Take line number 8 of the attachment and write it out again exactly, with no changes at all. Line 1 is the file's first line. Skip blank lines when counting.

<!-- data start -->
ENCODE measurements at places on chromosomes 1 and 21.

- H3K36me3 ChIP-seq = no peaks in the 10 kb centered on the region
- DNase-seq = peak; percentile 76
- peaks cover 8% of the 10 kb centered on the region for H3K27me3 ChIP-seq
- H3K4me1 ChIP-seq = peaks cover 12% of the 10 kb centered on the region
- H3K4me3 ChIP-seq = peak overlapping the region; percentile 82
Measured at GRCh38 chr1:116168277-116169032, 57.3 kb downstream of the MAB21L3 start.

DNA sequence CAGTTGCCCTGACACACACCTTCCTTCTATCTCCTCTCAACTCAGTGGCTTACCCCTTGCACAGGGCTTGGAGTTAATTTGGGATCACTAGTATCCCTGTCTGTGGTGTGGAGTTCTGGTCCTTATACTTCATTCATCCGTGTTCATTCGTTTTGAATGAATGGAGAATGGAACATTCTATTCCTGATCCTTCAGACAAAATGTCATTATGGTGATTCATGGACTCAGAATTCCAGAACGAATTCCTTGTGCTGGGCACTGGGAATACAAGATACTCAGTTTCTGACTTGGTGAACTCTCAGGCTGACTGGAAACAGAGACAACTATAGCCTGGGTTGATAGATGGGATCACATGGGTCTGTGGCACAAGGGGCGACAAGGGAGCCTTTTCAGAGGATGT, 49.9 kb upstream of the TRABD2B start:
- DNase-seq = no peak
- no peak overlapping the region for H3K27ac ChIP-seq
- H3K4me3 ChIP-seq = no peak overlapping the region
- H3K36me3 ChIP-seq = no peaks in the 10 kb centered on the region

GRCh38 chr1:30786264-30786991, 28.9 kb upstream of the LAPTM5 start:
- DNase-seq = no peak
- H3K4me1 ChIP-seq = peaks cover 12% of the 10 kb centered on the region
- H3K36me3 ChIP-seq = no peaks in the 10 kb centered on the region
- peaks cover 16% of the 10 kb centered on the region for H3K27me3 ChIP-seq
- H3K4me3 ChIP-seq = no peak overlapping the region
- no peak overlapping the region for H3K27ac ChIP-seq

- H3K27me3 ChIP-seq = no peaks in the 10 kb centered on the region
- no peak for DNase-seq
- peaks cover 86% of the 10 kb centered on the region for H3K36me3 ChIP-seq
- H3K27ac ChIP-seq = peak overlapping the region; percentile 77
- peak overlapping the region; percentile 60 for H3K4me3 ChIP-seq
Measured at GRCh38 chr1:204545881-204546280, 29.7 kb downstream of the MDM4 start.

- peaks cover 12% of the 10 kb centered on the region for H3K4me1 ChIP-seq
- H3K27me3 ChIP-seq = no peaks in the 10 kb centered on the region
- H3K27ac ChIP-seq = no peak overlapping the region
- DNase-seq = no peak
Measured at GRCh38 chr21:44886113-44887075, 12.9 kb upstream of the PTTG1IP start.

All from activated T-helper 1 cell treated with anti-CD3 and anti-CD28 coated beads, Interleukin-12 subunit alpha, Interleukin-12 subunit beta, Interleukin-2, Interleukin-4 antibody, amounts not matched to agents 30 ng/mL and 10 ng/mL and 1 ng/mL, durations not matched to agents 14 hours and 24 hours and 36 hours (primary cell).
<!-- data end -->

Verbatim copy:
DNA sequence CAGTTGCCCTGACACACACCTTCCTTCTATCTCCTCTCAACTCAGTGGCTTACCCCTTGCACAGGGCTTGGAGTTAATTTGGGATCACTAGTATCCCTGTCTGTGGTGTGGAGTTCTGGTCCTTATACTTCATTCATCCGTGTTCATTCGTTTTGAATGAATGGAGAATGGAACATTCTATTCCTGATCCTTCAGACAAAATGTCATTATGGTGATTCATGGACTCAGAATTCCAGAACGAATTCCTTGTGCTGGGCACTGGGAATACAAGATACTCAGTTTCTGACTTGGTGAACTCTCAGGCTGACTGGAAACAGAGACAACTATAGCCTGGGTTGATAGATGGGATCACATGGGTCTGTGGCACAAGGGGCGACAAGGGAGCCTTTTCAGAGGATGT, 49.9 kb upstream of the TRABD2B start: